"I have noticed a shift to use more technology," she said. "Now more than ever have we tried to make Barbie come to life."
Mattel design teams include engineers, but designers such as Kane still must help figure out a toy's mechanics in addition to spawning ideas. "It doesn't hurt to know a little about engineering and physics," she said. "Since I've worked here, I've always needed an engineer for consulting."
Kane and Mattel's roughly 300 other designers - who come from backgrounds such as automotive, fashion, computer, entertainment and art in addition to toy design - now must adapt to children's growing fascination with technology to keep the toy giant on top of its game.
In the industry, sales of traditional toys including those with minimal electronic parts fell 2 percent in 2005 compared with the year before, while video-game sales jumped by nearly 6 percent, according to the market-research firm The NPD Group.
"We see technology surrounding a kid's life in so many ways," said Tim Kilpin, a Mattel general manager. "We ask our designers to bring in technology in everything they do."
Mattel is seeing the effects of the industry's shift toward electronic toys with second quarter worldwide sales down for Barbie - 1 percent - and Hot Wheels - 7 percent. Still, other brands saw increases such as American Girl and Core Fisher-Price. The No. 1 toy maker's overall sales were up 8 percent.
"Creativity is the most important part (of toy design)," Kilpin said. "We'll always look inside and out of the company to bring toys to life with technology."
Mattel recently announced it would buy Hong Kong-based Radica Games, maker of electronic toys, for about $230 million. The acquisition will allow the toy maker "to better participate in the burgeoning electronic toys arena," Mattel CEO Robert A. Eckert said in a news release.
Mattel also is developing electronic toys in-house. Scheduled to hit the shelves in October is Hyperscan, a video game that comes with collectible cards that players can scan before the game to play certain characters, and afterward to store their progress.
"Hyperscan has been my world for the last couple of years," said Jonathan Bradbury, the producer of the product's design team. He started developing electronic games at Mattel three years ago after teaching grade-school students and receiving a master's degree in software development.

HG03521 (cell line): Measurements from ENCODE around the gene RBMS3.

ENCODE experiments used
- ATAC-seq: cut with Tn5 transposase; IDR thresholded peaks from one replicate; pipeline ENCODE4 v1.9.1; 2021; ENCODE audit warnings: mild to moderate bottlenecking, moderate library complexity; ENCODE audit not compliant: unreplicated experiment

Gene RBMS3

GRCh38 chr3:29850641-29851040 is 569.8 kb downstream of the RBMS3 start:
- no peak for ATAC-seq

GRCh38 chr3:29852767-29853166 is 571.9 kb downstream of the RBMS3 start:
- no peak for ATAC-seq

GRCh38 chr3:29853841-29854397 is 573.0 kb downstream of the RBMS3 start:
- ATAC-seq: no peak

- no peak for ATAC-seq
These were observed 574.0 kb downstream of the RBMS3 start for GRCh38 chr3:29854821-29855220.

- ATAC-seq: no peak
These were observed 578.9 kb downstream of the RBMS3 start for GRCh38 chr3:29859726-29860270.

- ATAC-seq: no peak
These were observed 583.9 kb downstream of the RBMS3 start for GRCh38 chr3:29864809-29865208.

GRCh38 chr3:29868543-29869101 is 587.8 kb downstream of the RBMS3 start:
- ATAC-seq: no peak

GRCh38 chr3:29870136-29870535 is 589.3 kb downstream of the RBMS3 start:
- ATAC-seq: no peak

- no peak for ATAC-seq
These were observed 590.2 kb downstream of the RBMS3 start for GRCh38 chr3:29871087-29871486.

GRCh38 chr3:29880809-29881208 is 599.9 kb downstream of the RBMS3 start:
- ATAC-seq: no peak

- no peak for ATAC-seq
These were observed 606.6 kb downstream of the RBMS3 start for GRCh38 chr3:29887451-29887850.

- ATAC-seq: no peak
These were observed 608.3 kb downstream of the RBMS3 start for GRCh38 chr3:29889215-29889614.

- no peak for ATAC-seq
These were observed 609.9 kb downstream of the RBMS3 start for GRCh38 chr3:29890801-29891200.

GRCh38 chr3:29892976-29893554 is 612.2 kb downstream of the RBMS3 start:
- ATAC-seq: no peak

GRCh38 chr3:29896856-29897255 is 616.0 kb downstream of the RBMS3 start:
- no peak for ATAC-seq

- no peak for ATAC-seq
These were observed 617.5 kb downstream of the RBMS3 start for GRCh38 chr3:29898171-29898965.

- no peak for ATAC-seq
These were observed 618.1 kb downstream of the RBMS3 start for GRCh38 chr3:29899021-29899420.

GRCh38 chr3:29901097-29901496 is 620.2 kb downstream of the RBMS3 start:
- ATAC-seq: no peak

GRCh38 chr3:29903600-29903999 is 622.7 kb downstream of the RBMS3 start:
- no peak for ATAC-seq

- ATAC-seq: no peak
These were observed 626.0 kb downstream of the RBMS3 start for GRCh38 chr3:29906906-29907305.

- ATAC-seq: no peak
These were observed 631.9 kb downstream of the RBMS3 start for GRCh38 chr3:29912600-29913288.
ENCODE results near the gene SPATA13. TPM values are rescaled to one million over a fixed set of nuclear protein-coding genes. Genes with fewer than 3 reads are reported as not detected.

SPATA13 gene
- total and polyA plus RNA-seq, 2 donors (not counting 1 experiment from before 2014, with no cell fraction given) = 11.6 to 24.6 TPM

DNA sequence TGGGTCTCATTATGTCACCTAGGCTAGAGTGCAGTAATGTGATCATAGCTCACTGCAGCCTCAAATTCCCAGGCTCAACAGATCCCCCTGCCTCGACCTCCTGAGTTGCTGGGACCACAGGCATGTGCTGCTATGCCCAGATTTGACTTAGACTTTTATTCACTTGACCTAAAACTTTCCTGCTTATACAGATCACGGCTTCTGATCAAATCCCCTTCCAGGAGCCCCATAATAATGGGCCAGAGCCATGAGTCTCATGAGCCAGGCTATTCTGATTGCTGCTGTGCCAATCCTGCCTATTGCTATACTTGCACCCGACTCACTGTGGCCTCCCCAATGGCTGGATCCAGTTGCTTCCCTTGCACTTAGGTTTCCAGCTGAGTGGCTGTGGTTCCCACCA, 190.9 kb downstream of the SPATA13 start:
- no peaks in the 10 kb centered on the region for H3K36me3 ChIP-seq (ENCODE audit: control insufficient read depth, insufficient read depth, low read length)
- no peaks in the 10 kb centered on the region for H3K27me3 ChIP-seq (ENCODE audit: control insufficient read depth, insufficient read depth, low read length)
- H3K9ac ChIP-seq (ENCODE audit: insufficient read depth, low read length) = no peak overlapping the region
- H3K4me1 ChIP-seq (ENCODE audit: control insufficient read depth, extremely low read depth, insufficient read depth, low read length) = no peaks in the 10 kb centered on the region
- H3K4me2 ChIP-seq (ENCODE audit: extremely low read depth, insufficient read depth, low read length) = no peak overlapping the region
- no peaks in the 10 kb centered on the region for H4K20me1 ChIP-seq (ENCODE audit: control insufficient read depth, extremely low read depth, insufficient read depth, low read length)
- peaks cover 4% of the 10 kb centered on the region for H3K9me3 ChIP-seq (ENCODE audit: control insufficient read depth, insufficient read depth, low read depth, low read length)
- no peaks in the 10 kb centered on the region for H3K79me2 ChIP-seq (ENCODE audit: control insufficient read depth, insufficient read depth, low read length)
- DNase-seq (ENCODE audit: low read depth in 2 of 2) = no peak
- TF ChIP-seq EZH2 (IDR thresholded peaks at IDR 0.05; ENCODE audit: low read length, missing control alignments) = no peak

"It seemed like the perfect mix, with my background in education - I knew what kids wanted - and my background in computers," the 31-year-old Bradbury said.
Mattel often recruits from Westchester, Calif.-based Otis College of Art and Design, where the toy maker's employees often lecture to students, toy-design chairwoman Deborah Ryan said.
Ryan, who worked for Mattel for 11 years starting in 1984, "was unfamiliar with technology" at first. That changed later as she helped in the design of Talking Barbie. Now she is proposing to implement a technology lab where students can learn to develop electronic toys.
"Either you jump on the technology bandwagon or you find another way to make a living," Ryan said. She said toy designers usually take part in all aspects of production, but larger companies often hire people who specialize in one area.
"Hasbro (Mattel's main competitor), Disney and Mattel have those resources," she said. "At a smaller company, the person who designs the toy goes to Hong Kong to work with the manufacturers, too. They wear many hats."
Ryan's students who incorporate technology in their projects often surprise her with their knowledge.
"They are so technology savvy," she said. "As interns and graduates go in (to the profession) with their knowledge, when there are designer layoffs, the older designers will lose their jobs because of that."
Despite the industry trend toward more tech-savvy designers, Mattel still sees value in hiring toy designers who have creative talent but not necessarily technical expertise, Kilpin said.
"We've recruited from all disciplines," he said. "The combination we get, that's what makes the magic." Michael Heralda worked as a graphic designer in the auto industry before doing the same thing for play cars at Mattel's Matchbox and Hot Wheels. His team is trying to make their play sets more interactive.
"It's got to be fun," said Heralda, 55. "We employ light and sound when appropriate."
Kane, 36, and other designers said they must stay on top of the trends to know what children want. Combining technology in doll designs, her team created Barbie as Princess Genevieve whose skirt spins when triggered.
"It's important to be well rounded and have a toy background," she said. "The more education the better, I have learned to evolve with demand. I credit it to my two grandfathers who were both engineers."